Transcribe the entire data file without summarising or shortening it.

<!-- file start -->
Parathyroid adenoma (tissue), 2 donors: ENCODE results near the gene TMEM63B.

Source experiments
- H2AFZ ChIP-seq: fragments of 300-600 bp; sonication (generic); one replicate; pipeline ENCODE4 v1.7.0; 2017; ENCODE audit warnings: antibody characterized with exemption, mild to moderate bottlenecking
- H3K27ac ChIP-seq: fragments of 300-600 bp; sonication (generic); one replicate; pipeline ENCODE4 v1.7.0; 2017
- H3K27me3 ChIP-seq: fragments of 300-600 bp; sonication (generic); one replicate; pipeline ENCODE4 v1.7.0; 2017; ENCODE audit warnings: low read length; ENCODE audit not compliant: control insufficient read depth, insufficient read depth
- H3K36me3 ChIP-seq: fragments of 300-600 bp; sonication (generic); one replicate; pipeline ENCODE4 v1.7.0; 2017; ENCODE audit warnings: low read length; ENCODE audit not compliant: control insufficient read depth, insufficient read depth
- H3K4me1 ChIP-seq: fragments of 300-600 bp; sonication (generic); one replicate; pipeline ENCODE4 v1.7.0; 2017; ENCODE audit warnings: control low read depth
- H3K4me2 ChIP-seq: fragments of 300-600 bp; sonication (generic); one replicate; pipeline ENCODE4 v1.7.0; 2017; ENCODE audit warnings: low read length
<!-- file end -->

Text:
Parathyroid adenoma (tissue), 2 donors: ENCODE results near the gene TMEM63B.

Source experiments
- H2AFZ ChIP-seq: fragments of 300-600 bp; sonication (generic); one replicate; pipeline ENCODE4 v1.7.0; 2017; ENCODE audit warnings: antibody characterized with exemption, mild to moderate bottlenecking
- H3K27ac ChIP-seq: fragments of 300-600 bp; sonication (generic); one replicate; pipeline ENCODE4 v1.7.0; 2017
- H3K27me3 ChIP-seq: fragments of 300-600 bp; sonication (generic); one replicate; pipeline ENCODE4 v1.7.0; 2017; ENCODE audit warnings: low read length; ENCODE audit not compliant: control insufficient read depth, insufficient read depth
- H3K36me3 ChIP-seq: fragments of 300-600 bp; sonication (generic); one replicate; pipeline ENCODE4 v1.7.0; 2017; ENCODE audit warnings: low read length; ENCODE audit not compliant: control insufficient read depth, insufficient read depth
- H3K4me1 ChIP-seq: fragments of 300-600 bp; sonication (generic); one replicate; pipeline ENCODE4 v1.7.0; 2017; ENCODE audit warnings: control low read depth
- H3K4me2 ChIP-seq: fragments of 300-600 bp; sonication (generic); one replicate; pipeline ENCODE4 v1.7.0; 2017; ENCODE audit warnings: low read length